It's gentler than sand.

To get a good idea of why baking soda blasting is so good, it might help to understand a bit about how the action of soda blasting is different from other types of blasting. To understand how it is different, let's compare sand blasting and soda blasting on a car fender. First, we look at the structure we are going to clean and simplify it to its most basic form. A car fender is metal coated with a layer of paint. The paint is very thin, only 7 thousandths of an inch thick. Easy enough.

If we were going to strip the car fender with sandblasting, we are projecting rocks that are three times larger than the thickness of the paint at the fender at a high velocity. The sand is denser than the paint, too. The force of the impact smashes and chops through the paint. The sand is harder than the metal as well. Any of the impact force that was not dissipated by the paint is now whacking the metal. Remember this is a thick, steady stream of sand. There is a lot of sand battering the bare metal and the surface ends up pitted and rough. The metal is stripped bare with only a dusting of the pulverized sand covering its scarred surface. Within hours, the ambient moisture in the air will begin to attack the metal and the process of oxidation (rust) will begin.

Now imagine what would be happening to this poor fender if it were made of glass or wood or brick!

For comparison, if we strip the car fender with soda blasting, we are projecting sodium bicarbonate at the fender, which is nearly the same stuff as in a box of baking soda from the grocery store, only it is manufactured differently so the crystals are a much larger, more consistent size. A crystal of our sodium bicarbonate is huge compared to the layer of paint. However, sodium bicarbonate is much softer and less dense than sand while still a bit harder than the paint so it can penetrate the paint layer just a bit and this is when the magic happens. Baking soda has a property called “high friability,” which means it goes to pieces. The bicarbonate crystal gets a little into the paint and breaks up. It doesn’t just crumble, it explodes! All of the energy that was projecting the soda at the paint is released outward and all of the bits and pieces of the crystal are carried along, ripping and shredding into the paint. The metal is harder than the soda, though, so it isn’t affected at all by that battle going on at its surface. What else is harder than Sodium Bicarbonate? Glass, plastic, chrome, rubber, gaskets. Let’s face is, sodium bicarbonate is that hardest-working wimp you will ever have the pleasure to work with!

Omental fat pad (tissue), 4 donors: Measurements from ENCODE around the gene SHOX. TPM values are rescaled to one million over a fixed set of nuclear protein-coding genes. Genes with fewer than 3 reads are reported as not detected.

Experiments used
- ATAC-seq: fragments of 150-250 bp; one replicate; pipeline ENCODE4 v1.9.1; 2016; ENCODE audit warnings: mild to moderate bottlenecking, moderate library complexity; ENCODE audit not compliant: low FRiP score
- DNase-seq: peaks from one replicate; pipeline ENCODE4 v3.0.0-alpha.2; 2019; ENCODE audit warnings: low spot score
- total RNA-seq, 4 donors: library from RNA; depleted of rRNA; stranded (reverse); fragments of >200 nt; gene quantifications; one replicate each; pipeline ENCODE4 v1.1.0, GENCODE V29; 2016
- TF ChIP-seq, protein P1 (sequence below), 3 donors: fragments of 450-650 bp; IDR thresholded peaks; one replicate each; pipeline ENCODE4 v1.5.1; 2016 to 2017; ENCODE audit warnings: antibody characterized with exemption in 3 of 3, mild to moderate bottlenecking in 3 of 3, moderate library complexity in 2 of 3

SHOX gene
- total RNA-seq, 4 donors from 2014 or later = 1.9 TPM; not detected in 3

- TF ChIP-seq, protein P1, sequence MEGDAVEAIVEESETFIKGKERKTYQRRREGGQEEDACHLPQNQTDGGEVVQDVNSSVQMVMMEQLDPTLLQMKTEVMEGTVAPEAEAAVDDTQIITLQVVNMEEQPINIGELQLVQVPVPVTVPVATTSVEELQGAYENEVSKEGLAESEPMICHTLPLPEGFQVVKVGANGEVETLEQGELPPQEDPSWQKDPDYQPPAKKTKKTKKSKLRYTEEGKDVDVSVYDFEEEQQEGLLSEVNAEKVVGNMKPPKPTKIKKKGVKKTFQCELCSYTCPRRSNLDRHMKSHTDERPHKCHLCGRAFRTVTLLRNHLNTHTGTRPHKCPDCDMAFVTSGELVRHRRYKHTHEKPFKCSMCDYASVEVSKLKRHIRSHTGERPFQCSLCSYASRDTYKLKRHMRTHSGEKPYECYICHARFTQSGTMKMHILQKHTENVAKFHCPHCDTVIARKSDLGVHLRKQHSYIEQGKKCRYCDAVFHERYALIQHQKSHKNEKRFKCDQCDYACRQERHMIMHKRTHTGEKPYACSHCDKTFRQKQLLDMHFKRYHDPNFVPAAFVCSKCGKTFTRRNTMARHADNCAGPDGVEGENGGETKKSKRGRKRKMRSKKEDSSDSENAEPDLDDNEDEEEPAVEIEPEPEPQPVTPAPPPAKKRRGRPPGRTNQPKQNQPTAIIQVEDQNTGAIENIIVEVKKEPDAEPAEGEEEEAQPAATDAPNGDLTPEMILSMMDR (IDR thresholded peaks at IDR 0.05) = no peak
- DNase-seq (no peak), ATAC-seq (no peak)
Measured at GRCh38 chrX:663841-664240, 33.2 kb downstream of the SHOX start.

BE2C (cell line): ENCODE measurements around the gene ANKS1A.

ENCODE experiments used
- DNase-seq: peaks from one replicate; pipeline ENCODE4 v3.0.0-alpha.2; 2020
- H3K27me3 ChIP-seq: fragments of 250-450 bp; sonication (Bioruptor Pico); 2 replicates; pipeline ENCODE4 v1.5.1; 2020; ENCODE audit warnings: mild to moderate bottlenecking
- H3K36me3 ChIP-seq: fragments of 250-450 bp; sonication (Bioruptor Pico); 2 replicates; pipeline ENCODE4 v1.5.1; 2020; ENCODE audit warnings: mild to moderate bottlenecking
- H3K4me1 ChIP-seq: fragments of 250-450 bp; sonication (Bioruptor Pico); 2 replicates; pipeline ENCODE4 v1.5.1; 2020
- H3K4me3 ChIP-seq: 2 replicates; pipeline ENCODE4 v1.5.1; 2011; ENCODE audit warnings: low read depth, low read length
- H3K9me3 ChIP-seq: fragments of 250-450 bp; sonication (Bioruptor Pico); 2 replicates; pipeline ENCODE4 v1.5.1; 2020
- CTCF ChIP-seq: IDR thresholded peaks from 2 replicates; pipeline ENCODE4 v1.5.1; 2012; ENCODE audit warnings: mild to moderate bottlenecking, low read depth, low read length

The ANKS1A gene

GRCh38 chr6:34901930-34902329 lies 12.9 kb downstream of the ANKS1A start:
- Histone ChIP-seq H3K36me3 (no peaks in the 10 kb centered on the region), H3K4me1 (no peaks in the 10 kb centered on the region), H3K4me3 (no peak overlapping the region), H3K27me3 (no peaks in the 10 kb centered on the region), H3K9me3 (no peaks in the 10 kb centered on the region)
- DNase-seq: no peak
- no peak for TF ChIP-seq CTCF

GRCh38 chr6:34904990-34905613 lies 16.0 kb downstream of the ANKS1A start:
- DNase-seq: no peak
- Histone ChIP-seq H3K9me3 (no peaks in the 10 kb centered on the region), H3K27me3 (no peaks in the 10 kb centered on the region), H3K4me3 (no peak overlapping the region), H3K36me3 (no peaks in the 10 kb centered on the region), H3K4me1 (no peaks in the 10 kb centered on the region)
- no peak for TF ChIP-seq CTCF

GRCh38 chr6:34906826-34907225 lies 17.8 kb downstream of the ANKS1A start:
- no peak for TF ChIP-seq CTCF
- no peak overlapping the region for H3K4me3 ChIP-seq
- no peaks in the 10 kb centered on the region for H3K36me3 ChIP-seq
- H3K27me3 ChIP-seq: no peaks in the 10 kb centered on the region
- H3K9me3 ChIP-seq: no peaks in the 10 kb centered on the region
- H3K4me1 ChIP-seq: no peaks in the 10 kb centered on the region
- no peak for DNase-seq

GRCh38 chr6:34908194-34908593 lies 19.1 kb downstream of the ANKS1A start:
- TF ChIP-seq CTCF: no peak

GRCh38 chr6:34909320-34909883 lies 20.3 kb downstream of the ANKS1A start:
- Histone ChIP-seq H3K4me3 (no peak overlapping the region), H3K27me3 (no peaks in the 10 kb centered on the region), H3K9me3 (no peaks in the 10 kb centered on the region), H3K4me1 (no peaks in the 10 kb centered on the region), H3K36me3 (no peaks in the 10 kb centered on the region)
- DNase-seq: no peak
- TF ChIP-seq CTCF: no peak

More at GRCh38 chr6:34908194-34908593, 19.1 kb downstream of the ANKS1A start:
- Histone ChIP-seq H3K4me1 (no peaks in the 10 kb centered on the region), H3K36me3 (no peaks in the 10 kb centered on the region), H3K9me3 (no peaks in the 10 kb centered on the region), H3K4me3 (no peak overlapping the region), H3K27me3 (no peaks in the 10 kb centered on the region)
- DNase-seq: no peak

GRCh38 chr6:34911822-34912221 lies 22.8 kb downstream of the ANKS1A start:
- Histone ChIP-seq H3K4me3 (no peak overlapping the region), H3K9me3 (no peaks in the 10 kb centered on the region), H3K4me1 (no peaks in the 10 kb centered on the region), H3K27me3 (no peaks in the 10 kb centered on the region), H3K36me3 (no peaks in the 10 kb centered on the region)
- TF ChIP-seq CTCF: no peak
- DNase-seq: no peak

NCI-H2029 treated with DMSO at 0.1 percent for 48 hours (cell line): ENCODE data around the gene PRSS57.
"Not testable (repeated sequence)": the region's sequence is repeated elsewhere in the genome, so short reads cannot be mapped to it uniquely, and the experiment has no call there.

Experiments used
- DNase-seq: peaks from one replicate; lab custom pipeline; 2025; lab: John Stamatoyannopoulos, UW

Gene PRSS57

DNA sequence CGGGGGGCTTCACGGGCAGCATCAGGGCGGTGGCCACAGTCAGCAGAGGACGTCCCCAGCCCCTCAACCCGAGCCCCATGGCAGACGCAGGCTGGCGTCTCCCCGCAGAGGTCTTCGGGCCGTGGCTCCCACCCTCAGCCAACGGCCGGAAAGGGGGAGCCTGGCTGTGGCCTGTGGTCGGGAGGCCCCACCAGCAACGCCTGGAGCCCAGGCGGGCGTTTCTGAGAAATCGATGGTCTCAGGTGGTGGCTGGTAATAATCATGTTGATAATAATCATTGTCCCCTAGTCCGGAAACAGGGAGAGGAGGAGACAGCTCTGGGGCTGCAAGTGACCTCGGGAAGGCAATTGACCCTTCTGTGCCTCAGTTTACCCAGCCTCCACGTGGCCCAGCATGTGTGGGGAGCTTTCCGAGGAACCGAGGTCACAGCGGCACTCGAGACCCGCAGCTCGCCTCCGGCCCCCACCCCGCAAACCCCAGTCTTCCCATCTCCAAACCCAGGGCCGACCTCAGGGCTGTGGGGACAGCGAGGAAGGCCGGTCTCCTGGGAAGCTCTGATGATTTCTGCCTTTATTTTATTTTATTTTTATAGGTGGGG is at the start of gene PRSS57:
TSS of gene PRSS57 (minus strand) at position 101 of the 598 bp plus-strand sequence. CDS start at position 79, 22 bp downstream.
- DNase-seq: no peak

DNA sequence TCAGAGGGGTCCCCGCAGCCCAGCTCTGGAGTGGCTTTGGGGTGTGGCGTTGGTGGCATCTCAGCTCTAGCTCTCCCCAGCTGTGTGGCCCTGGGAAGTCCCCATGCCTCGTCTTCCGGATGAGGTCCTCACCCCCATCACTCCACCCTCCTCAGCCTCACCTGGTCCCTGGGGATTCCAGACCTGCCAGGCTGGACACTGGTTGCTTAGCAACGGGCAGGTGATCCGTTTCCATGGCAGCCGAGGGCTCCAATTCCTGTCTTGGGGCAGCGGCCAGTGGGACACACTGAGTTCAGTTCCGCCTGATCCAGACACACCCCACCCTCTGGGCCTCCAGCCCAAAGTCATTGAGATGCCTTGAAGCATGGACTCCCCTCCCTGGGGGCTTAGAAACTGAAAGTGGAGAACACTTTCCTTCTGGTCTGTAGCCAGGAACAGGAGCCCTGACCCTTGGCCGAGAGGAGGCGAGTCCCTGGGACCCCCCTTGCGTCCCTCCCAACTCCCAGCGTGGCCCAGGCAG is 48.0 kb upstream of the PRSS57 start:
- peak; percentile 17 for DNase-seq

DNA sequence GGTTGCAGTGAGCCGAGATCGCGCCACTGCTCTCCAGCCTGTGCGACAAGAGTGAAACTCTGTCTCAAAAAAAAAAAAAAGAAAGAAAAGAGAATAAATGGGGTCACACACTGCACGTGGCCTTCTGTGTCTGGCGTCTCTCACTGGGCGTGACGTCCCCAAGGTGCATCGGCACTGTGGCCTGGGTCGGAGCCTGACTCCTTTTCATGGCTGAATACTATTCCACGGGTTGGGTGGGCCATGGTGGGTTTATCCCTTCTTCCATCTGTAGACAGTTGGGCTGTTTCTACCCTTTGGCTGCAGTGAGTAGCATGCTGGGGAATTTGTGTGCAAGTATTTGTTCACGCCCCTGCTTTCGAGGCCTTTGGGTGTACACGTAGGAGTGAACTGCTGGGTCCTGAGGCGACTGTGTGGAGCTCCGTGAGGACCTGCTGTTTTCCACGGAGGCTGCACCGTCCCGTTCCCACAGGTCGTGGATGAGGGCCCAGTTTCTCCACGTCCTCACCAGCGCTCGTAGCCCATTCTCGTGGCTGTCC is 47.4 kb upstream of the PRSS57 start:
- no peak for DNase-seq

When it’s all done and the fender is clean, there is an additional benefit to soda blasting. The bare, smooth metal has a light dusting of sodium bicarbonate. The dust is alkaline. For rust to form, there needs to be a slightly acidic pH. The alkalinity neutralizes any acidic component of the air and protects the metal! Pretty cool, huh? Soda Blasting has the same effect when cleaning off mold damage. Molds, and bacteria too, need an acidic environment to survive. When you soda blast, you are creating a safe, sterile surface.

The dust from the soda blasting can be rinsed off, it will dissolve in water. If there are any bits stuck in crevasses, they too will dissolve and rinse away. If I had sand blasted, I would have to rinse and wipe, and wipe and rinse. I would have to take extra care to make sure there was no grit left in any crevasses. Imagine all of that uncomfortable grit left over from sand blasting, little bits grinding into your floor, in the seams of your clothing, stuck between your teeth. When it comes to final clean up, baking soda being water soluble is a blessing. You can only get so much with a broom, being able to easily rinse away any remaining dust is a huge time saver!

Cleaning anything with soda blasting is a vastly superior process. You can easily remove carbon, grease, oils, gasket material, surface corrosion, paint and coatings from a variety of alloys, plastics and composites without substrate damage or distortion, and leave hard anodized coatings intact.

When you are soda blasting you are saving time by cleaning, degreasing and depainting all in one step. What better paint preparation could there be?

Kelso Restoration will get your project done right the first time. With offices in Milton and Ottawa, we are happy to service not only the Greater Toronto area and eastern Ontario, but also the entire of Ontario and beyond. Give us a call today.

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